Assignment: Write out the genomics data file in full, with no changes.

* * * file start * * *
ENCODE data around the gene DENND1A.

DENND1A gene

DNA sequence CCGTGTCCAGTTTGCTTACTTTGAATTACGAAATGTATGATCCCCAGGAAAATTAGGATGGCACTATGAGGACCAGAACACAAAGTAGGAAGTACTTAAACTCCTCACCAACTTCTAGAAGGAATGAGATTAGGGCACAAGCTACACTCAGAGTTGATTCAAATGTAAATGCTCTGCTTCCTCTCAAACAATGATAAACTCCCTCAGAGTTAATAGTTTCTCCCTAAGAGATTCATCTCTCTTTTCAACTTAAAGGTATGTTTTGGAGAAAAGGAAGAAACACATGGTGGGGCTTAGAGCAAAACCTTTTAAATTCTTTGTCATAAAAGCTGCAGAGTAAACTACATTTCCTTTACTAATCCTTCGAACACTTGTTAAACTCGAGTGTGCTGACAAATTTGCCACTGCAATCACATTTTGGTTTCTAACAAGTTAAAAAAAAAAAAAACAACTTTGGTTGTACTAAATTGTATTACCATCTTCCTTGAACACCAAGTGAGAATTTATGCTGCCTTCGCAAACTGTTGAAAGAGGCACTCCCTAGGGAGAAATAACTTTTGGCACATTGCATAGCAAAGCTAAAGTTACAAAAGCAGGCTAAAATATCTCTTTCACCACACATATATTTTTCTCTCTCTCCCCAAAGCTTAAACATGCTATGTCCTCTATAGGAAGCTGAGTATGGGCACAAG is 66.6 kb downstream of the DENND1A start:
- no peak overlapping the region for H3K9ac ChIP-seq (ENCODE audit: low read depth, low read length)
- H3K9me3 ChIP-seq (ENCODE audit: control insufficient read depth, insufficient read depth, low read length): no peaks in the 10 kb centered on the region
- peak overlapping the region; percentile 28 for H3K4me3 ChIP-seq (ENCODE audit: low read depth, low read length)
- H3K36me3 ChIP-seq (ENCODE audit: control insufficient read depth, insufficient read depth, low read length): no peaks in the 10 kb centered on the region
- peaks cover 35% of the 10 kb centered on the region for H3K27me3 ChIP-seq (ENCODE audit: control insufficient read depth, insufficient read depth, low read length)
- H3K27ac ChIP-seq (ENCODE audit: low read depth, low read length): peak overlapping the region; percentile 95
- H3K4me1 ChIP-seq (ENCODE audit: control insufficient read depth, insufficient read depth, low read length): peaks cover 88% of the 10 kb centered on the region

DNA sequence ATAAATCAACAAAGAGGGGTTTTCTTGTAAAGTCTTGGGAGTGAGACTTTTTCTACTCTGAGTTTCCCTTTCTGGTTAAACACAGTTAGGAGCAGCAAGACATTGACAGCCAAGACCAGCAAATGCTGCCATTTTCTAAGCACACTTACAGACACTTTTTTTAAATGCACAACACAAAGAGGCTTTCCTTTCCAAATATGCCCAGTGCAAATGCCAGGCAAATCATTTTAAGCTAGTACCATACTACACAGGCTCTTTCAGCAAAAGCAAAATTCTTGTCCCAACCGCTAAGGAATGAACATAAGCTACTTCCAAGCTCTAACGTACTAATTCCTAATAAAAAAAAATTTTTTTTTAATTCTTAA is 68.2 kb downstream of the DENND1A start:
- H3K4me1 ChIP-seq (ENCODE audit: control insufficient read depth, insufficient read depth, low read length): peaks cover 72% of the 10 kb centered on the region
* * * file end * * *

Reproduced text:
ENCODE data around the gene DENND1A.

DENND1A gene

DNA sequence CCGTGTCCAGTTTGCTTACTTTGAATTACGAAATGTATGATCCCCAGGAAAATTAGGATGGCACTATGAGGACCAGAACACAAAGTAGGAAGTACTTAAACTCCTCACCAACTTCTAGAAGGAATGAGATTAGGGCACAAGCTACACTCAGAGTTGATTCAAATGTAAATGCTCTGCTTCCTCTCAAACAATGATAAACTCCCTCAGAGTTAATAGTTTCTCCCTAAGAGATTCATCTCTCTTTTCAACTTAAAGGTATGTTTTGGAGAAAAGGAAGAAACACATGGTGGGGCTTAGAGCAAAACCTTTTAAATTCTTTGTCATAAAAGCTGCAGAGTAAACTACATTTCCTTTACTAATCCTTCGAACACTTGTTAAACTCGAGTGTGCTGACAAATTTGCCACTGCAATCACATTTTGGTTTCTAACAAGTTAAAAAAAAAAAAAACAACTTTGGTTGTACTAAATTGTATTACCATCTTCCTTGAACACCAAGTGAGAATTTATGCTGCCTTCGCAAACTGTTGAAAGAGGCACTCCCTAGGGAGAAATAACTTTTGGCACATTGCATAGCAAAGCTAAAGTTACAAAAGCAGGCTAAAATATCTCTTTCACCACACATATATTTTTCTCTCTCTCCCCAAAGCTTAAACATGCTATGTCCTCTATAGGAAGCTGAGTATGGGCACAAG is 66.6 kb downstream of the DENND1A start:
- no peak overlapping the region for H3K9ac ChIP-seq (ENCODE audit: low read depth, low read length)
- H3K9me3 ChIP-seq (ENCODE audit: control insufficient read depth, insufficient read depth, low read length): no peaks in the 10 kb centered on the region
- peak overlapping the region; percentile 28 for H3K4me3 ChIP-seq (ENCODE audit: low read depth, low read length)
- H3K36me3 ChIP-seq (ENCODE audit: control insufficient read depth, insufficient read depth, low read length): no peaks in the 10 kb centered on the region
- peaks cover 35% of the 10 kb centered on the region for H3K27me3 ChIP-seq (ENCODE audit: control insufficient read depth, insufficient read depth, low read length)
- H3K27ac ChIP-seq (ENCODE audit: low read depth, low read length): peak overlapping the region; percentile 95
- H3K4me1 ChIP-seq (ENCODE audit: control insufficient read depth, insufficient read depth, low read length): peaks cover 88% of the 10 kb centered on the region

DNA sequence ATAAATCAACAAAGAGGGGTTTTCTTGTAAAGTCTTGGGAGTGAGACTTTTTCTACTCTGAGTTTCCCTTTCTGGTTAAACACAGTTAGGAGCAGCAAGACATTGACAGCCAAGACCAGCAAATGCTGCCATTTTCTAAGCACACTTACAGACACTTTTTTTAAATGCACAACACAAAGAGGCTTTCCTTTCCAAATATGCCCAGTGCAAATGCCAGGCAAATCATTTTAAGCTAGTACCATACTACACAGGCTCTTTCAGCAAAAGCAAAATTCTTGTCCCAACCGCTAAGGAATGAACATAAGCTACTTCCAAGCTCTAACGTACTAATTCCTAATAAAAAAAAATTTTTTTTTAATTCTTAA is 68.2 kb downstream of the DENND1A start:
- H3K4me1 ChIP-seq (ENCODE audit: control insufficient read depth, insufficient read depth, low read length): peaks cover 72% of the 10 kb centered on the region